New Interpretations of the Laws
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New Interpretations of the Laws

by the WBFLC at Lille, 1998


This is a selection of extracts from the minutes of the World Bridge Federation Laws Committee which met in Lille, France in August and September 1998. Some of the decisions handed down were of profound significance in interpreting Laws that were not clear. In some cases the interpretations differed from previous opinions of Laws that were thought to be clear. The choice of extracts was made by Grattan Endicott, WBFLC Secretary.

1: Psychic Bids and Plays.
Guidance on Psychics issued by the WBF with its Conditions of Contest was studied. The Committee held that the statement in its first paragraph represented the law inaccurately. The Committee draws attention to the manner in which the laws deal with psychic calls and plays. These are entirely legal so long as they are not based on a partnership understanding. A so-say "psychic call" (or play) which is based on a partnership understanding is not properly called "psychic" - it is part of the methods of the partnership in question and subject to the regulations of the sponsoring organisation authorized by Laws 40D and 40E. The Committee affirms that a psychic call or play which is evidently identified by the course of the auction or play, as a matter of general bridge knowledge, is not the subject of an understanding peculiar to that partnership and is a legitimate ploy. Other than this an understanding may be created in the partnership by explicit discussion or by the implicit learning from repeated partnership experience out of which it may reasonably be thought the partner will recall and be influenced by earlier occurrences.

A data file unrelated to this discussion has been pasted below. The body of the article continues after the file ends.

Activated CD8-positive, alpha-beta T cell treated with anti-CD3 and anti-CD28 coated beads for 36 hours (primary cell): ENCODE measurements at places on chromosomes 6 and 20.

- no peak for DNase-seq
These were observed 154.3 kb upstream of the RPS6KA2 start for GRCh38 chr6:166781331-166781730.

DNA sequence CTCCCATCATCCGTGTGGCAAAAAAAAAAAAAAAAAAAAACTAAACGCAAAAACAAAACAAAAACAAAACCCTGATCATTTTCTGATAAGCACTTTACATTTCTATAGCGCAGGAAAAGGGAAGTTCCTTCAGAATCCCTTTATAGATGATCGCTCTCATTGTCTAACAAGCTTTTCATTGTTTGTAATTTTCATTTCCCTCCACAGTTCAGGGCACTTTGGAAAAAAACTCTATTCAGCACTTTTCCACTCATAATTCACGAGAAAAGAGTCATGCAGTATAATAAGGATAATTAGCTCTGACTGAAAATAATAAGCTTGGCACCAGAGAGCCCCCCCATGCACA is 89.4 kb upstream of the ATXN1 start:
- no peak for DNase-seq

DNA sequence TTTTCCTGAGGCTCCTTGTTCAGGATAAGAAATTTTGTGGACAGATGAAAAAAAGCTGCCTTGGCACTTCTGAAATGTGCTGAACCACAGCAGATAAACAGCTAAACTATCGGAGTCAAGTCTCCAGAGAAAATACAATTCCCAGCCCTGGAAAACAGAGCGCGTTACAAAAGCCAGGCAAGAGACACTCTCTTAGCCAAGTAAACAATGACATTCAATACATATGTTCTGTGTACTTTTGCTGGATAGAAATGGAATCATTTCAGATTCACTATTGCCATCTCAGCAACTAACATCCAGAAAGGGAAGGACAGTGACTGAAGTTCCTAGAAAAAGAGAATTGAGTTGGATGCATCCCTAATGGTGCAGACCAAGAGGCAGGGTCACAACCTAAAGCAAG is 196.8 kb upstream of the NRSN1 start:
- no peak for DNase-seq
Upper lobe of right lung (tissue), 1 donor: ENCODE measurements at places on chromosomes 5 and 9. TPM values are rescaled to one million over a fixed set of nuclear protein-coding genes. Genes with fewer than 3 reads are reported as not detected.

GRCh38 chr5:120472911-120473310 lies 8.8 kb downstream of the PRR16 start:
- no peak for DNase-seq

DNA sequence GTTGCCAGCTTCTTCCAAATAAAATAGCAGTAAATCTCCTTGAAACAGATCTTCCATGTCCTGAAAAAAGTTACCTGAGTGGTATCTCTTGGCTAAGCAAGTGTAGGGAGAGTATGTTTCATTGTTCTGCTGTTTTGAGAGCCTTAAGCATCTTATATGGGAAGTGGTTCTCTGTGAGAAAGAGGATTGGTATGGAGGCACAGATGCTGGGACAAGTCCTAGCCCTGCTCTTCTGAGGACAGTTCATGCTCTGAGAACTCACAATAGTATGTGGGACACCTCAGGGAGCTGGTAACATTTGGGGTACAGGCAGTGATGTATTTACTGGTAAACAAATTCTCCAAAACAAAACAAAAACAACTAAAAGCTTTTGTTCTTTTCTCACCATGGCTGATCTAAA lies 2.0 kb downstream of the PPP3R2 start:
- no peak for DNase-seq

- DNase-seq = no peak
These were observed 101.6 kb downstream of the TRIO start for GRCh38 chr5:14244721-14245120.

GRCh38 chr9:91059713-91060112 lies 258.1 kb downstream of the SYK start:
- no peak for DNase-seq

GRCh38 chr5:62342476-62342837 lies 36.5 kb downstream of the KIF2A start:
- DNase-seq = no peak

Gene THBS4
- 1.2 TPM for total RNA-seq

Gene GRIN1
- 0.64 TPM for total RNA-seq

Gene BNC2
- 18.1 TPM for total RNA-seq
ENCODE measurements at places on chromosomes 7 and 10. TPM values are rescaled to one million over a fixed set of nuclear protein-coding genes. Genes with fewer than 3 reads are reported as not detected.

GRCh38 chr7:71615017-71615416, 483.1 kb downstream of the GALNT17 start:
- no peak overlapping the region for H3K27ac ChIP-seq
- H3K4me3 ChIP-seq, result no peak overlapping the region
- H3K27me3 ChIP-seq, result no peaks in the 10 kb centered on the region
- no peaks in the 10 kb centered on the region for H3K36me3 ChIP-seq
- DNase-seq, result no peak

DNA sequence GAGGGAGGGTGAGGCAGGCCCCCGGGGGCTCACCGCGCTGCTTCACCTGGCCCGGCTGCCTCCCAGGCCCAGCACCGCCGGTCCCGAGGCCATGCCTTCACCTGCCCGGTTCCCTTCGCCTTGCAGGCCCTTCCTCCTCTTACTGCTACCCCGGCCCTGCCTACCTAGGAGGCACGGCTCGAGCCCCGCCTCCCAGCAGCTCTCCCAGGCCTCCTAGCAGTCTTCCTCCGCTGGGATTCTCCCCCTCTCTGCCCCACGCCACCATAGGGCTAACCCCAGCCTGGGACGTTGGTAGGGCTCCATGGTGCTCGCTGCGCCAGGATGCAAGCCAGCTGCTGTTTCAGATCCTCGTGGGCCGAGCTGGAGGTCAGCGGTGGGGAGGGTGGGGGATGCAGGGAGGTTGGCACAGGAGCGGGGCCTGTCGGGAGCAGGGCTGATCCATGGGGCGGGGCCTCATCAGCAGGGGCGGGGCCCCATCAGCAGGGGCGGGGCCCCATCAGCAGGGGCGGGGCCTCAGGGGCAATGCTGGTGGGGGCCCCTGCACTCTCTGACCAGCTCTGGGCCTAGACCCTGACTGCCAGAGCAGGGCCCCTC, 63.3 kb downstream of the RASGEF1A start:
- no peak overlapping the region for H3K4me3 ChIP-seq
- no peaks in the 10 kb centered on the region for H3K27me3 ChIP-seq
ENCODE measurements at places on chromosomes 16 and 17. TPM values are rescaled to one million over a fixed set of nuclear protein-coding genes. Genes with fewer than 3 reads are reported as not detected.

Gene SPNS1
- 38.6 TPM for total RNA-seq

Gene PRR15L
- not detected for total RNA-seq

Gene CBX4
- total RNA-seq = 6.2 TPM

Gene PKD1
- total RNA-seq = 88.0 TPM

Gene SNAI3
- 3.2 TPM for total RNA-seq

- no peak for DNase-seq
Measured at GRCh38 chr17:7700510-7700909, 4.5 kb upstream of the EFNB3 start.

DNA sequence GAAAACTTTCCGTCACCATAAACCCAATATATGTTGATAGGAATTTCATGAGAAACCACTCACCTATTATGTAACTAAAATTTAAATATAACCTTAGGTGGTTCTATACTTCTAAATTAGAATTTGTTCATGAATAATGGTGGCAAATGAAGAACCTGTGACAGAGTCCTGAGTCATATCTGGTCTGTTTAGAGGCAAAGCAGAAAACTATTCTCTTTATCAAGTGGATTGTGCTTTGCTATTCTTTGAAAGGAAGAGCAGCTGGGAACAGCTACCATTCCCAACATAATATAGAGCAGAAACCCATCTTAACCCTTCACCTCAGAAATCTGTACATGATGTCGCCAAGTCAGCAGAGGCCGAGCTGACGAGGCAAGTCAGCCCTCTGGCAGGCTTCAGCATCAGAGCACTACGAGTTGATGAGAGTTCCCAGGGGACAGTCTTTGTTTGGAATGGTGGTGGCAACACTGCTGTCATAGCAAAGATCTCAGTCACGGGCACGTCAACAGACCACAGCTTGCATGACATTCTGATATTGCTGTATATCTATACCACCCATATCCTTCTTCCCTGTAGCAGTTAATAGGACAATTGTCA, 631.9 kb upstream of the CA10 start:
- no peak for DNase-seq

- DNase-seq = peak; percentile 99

2: In Law 92D there should be a comma after "contest)".
The Law is interpreted to mean:
  • that in a pairs event both members of a pair must concur in appealing;
  • that in a team event an appeal requires the consent of the Captain (and not necessarily of the pair).

3: Procedures for awarding assigned adjusted scores.
There was a discussion of the procedure in awarding assigned adjusted scores following an irregularity. A change was made by the Committee in the interpretation of the law. Henceforward the law is to be applied so that advantage gained by an offender (see Law 72B1), provided it is related to the infraction and not obtained solely by the good play of the offenders, shall be construed as an advantage in the table score whether consequent or subsequent to the infraction. Damage to a non-offending side shall be a consequence of the infraction if redress is to be given in an adjusted score.

The Committee remarked that the right to redress for a non-offending side is not annulled by a normal error or misjudgement in the subsequent action but only by an action that is evidently irrational, wild or gambling (which would include the type of action commonly referred to as a 'double shot')

4: Consideration was given to the meaning of 'average minus' where used in Law 12C1.
Having debated the options, the Committee held that 'average minus' means the player's session percentage or 40% whichever is the lower.

5: Definition of 'Convention'.
Consideration was given to the definition of 'convention'. The Committee held the definition in the laws to be adequate. In writing the definition the intention was not to deem it conventional if a natural opening bid carried an inference as a matter of general bridge knowledge that the hand held no longer suit than the one named.

6: The Committee considered the situation in regard to purposeful corrections of call under Law 25B.